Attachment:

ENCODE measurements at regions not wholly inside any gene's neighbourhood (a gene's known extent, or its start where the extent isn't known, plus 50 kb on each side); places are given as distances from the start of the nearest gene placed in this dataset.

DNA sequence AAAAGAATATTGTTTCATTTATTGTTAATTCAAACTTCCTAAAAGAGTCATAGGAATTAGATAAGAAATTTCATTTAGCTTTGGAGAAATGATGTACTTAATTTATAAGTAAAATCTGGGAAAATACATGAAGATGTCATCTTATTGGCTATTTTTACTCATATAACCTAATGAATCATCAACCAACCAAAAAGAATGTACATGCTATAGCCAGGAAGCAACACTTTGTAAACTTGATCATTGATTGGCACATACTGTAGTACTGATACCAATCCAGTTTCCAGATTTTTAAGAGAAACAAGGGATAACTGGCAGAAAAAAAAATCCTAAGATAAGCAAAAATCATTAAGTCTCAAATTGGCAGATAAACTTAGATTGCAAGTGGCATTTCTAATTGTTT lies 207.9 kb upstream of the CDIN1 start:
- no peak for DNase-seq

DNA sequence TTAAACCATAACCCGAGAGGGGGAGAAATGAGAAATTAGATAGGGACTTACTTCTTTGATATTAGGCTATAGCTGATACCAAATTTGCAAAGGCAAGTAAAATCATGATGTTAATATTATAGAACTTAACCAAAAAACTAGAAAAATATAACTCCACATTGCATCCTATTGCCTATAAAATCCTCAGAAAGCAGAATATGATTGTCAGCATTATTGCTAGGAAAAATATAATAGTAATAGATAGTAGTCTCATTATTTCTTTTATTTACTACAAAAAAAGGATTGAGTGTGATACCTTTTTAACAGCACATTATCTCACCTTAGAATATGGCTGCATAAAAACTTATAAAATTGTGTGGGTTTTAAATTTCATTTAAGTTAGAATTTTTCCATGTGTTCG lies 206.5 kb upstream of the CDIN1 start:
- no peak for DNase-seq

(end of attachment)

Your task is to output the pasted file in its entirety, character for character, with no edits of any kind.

ENCODE measurements at regions not wholly inside any gene's neighbourhood (a gene's known extent, or its start where the extent isn't known, plus 50 kb on each side); places are given as distances from the start of the nearest gene placed in this dataset.

DNA sequence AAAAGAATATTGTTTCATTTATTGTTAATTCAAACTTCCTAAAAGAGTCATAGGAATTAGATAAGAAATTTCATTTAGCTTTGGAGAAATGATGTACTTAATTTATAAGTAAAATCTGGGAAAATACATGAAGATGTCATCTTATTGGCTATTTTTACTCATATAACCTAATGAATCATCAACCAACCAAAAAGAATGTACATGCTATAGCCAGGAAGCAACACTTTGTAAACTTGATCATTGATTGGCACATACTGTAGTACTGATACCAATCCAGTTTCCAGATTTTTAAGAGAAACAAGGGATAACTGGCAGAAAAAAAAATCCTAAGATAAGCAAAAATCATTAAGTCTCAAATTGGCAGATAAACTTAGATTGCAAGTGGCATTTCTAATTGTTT lies 207.9 kb upstream of the CDIN1 start:
- no peak for DNase-seq

DNA sequence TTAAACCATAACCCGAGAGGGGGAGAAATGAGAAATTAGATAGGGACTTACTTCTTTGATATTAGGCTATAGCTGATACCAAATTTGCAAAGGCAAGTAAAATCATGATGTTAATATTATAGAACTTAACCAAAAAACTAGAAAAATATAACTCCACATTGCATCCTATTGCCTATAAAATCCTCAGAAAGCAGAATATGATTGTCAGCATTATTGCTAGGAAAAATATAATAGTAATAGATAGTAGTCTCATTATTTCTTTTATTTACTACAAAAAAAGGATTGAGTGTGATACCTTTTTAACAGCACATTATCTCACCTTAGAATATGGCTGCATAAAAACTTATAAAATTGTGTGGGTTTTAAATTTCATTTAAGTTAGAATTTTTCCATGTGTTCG lies 206.5 kb upstream of the CDIN1 start:
- no peak for DNase-seq